There has been an undeniable campaign on the part of some segments of the media and even our political establishment since the mid-90s to paint the Iranian theocracy as a functioning democracy, open and fair, simply with a traditional, local flair not unlike the British constitutional monarchy. This effort to take the edge off of Iran’s image is certainly the result of a political agenda. During the late 1990s, when the much-touted reformist president Khatami was elected in Iran, a serious and perhaps overly enthusiastic overture was made by the Clinton administration to renew diplomatic relations after a 20 year period of hostility. These overtures amounted largely to the US giving away the farm while the Iranian regime made token gestures of goodwill, such as inviting American tourism. Among the Clinton administration’s good faith measures to induce Iranian openness: apologizing for the Shah’s US-backed coup, relaxation of food and medical exports to Iran and allowing entry of an Iranian professional wrestling team to compete in the United States. The Clinton administration also privately considered rescinding its executive order identifying Iran as a state-sponsor of terrorism and a rogue state. What did the US get in return? A refusal by President Khatami to apologize for the taking of American hostages in 1979, a demand from Ayatollah Khamenei for the US to withdraw its support for Israel, end the 1995 sanctions imposed on the country, and cease its claims that Iran was developing nuclear weaponry, among other things. A lopsided exchange, to be sure. Made all the more tragic by the attacks of September 11, launched by radical Islamic extremists of the sort that Iran had long been providing enthusiastic material and financial support for.

The effort that was underway by the media and some politicians to soften the tone against the Iranian regime, particularly when talking about the legitimacy of its elections, has more or less come to and end with the results of the recent presidential election. According to the Supreme Council (the arm of the absolute rulers of Iran, the all-powerful Mujtahids of the Assembly of Experts), Mahmoud Ahmedinejad has been re-elected in a landslide. Reformist candidate Mir-Hossein Mousavi has petitioned the Supreme Council for an investigation of fraud after sustained protests in the streets of Tehran from his supporters that were violently suppressed. While the theocratic regime goes through the dog-and-pony show of investigating the claims of fraud for its Western audience, the inevitable result will be a retention of Ahmedinejad as president and a continuation of the hard-line tone in defiance of President Obama’s outreach.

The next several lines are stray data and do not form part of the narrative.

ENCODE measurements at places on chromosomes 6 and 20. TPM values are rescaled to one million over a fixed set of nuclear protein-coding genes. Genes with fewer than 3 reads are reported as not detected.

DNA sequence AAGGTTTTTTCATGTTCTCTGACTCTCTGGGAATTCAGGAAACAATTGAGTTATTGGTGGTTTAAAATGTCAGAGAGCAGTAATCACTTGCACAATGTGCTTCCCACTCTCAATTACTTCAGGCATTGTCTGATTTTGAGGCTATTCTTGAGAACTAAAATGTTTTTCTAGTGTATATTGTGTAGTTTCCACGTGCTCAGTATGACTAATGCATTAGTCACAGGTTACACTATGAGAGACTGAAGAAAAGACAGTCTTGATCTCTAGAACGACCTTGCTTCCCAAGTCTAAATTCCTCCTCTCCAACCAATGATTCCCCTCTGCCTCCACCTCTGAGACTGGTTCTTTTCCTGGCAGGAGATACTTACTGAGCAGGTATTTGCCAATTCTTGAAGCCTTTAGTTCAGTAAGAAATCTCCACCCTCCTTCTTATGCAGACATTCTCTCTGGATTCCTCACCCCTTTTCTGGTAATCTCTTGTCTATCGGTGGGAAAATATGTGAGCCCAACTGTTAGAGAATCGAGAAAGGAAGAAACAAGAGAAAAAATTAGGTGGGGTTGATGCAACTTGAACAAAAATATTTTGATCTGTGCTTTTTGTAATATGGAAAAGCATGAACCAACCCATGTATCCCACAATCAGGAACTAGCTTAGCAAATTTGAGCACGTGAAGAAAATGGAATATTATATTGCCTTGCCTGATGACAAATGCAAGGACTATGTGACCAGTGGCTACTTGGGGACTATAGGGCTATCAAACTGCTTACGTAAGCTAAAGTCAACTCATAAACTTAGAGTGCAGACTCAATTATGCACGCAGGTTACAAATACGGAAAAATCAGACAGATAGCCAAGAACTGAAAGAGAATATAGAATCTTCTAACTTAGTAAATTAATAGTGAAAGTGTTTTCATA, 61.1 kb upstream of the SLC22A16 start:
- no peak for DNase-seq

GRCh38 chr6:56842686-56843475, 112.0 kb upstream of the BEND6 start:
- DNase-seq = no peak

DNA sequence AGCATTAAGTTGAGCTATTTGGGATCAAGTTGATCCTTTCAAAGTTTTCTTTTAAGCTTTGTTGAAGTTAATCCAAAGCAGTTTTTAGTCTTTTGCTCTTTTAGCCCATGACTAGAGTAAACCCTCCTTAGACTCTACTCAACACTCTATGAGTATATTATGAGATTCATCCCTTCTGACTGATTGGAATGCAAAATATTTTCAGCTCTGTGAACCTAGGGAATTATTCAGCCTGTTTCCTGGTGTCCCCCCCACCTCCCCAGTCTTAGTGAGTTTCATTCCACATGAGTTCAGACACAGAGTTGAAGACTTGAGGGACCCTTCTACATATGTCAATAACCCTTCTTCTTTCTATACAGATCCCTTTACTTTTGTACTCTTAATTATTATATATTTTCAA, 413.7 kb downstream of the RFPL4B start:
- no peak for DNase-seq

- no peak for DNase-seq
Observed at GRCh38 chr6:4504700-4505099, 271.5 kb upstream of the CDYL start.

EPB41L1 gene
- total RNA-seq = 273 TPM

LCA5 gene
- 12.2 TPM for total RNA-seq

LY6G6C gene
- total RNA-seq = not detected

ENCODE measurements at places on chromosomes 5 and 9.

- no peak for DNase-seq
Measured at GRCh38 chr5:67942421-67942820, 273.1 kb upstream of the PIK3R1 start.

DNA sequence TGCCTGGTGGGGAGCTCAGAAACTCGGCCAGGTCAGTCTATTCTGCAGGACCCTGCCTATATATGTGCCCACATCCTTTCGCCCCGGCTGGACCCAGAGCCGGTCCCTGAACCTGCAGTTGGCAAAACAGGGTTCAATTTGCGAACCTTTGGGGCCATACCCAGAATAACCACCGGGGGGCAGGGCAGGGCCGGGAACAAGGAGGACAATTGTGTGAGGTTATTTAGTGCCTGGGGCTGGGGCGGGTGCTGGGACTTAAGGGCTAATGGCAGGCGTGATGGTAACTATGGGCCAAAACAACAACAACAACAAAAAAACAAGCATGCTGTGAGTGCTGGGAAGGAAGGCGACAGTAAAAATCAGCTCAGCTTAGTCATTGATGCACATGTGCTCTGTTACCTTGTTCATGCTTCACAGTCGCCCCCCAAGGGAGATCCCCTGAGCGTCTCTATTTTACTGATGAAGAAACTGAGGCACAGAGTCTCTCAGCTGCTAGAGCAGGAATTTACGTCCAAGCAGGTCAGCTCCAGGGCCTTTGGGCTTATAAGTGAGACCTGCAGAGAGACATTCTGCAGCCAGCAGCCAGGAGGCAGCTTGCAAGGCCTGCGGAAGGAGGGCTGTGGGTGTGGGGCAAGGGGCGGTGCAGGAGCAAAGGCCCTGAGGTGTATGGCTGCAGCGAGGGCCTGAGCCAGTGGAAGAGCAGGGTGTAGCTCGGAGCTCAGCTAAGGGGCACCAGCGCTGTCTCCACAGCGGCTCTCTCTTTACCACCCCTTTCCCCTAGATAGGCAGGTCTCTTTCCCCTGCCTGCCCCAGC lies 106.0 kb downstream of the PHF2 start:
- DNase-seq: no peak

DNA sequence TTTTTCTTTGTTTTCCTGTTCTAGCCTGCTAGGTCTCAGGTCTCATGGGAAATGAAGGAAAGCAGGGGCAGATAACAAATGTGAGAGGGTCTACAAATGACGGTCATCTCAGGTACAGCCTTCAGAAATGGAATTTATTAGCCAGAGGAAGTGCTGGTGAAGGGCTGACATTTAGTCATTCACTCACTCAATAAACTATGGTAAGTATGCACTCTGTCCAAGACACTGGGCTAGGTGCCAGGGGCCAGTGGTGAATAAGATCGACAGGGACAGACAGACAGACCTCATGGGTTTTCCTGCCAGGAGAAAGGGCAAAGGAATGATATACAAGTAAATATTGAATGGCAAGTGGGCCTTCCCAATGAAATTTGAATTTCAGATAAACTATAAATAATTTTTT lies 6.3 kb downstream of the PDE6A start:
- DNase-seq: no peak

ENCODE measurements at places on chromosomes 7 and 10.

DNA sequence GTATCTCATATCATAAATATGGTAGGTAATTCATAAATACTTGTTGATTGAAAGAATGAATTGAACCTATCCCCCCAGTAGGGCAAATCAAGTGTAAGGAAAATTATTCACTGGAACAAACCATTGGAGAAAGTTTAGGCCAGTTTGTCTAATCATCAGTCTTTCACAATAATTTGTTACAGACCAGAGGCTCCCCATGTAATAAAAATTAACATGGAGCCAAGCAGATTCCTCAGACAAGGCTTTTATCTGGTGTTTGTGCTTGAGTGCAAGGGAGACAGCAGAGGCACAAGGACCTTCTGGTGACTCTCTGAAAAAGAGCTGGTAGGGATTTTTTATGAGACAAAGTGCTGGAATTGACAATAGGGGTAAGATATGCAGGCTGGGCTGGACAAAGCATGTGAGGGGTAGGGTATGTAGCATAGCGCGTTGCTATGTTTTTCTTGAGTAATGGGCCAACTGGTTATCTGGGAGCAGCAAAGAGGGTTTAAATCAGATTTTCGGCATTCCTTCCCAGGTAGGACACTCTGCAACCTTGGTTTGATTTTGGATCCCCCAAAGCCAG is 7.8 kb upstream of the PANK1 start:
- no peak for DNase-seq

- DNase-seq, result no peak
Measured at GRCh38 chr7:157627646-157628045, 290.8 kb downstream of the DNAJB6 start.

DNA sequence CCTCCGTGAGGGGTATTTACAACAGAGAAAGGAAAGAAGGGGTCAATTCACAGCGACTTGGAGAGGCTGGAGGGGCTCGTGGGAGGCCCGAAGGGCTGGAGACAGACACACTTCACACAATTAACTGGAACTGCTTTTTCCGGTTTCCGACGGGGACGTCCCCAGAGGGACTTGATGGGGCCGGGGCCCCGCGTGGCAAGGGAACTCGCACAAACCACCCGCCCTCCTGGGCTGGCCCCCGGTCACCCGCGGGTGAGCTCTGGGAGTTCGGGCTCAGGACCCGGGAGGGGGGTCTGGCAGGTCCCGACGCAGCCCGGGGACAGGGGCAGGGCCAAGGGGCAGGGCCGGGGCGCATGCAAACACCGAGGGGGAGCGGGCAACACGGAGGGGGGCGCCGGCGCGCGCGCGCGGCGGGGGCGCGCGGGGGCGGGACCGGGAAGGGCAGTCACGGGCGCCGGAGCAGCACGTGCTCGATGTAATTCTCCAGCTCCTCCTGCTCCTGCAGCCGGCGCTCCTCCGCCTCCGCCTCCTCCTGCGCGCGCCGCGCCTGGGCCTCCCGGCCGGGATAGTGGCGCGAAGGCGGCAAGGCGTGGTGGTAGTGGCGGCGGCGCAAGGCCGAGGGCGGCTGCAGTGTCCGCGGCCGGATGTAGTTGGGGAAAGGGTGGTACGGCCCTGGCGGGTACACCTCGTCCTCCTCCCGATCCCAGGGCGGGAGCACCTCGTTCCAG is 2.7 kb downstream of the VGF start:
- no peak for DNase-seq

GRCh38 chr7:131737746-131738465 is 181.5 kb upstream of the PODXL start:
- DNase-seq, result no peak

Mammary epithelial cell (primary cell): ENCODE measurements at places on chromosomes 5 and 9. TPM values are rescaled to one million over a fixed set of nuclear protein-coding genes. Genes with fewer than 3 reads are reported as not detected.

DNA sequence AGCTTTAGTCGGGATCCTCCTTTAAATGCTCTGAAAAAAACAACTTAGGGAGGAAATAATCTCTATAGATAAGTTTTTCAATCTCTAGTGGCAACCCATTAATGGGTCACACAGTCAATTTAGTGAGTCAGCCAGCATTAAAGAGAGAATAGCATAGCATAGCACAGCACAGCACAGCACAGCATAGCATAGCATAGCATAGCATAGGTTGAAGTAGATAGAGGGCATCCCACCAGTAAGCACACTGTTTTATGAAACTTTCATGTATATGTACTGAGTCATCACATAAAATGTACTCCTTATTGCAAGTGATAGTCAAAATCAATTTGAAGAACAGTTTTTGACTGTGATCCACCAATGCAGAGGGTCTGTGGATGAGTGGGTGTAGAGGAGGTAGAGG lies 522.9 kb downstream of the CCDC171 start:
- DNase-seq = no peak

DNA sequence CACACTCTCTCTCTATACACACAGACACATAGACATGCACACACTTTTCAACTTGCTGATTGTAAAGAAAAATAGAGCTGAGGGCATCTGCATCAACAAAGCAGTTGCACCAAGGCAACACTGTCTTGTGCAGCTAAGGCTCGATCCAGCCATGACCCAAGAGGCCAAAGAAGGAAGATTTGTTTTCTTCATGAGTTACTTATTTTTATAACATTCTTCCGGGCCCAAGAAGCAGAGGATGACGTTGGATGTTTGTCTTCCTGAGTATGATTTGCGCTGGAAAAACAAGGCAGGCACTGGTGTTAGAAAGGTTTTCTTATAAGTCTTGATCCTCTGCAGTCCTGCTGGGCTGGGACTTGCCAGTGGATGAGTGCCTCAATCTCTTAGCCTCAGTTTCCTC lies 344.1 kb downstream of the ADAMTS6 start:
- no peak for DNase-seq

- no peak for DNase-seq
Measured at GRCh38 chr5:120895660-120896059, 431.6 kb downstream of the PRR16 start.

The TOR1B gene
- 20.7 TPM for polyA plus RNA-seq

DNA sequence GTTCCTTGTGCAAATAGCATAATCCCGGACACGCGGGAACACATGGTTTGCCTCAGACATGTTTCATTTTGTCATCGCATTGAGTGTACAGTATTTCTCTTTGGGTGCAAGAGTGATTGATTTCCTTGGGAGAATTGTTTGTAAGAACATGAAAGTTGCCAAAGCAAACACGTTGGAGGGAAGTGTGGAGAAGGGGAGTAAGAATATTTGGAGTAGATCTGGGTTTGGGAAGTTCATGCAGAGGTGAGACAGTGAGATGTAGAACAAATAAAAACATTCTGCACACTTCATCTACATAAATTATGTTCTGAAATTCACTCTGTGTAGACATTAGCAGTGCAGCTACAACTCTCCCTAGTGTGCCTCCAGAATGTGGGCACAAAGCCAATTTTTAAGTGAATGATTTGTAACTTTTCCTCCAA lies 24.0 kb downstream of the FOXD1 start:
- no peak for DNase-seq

Should we be surprised? Certainly it seems like the media was taken aback, after days of touting the elections as a proving ground for Obama’s new policy of openness to the Muslim world. Many networks reported dreamily about the possibility of an upheaval in the country brought about by the people of Iran in defiance of the mullahs. It has all been a comical farce, as no democratic government can be legitimate as long as it institutionalizes a body that can unilaterally and autocratically overturn the will of the people on a whim. Iran has never been a real democracy. It cleverly retains the trappings of democracy as a smoke-screen for the West, who have at times taken the bait hook, line and sinker. But presidential candidates are hand-picked by the Supreme Council, which also tallies the votes. As the great thug Josef Stalin observed, it isn’t the voting that matters, but who does the counting. The only way a “reformer” gets elected president of Iran is if the Supreme Council wishes it to be so, and if that be the case, the West must ask itself why? To project an image for the benefit of the West, to provide misdirection to Western leaders (that results in Clintonesque generosities without Iranian reciprocation), to satisfy a young, restive Iranian populace?

In this election, however, the theocrats chose to retain a hard-liner, which also sends a message intended for Western audiences. Whether they use that hard-liner for the jingoistic rhetoric associated with him while pursuing a softer line remains to be seen. It certainly does not bode well for President Obama’s hopeful tone on Iranian relations, and it bodes even worse for the Iranian people. The media has lost its battle to portray a “people’s Iran” as well, and is seeking to save face by speculating as to whether the disenfranchised Iranian citizens will challenge the power of the mullahs. One thing is certain: this election has reminded us of the real Iran, as it has always been, regardless of the West’s projections upon it.

1 comment:

Anonymous said...

It used to be that watching the news was simple and informative. Now you have to watch it with a grain of salt to weed out opinion and senationalism. Makes it very tiring.

I once thought of backing a start-up news organization that focused on just the facts, and neutrality. Unfortunately, I quickly realized the majority of today's society doesn't want that. So I went back to being tired and frustrated at the "news"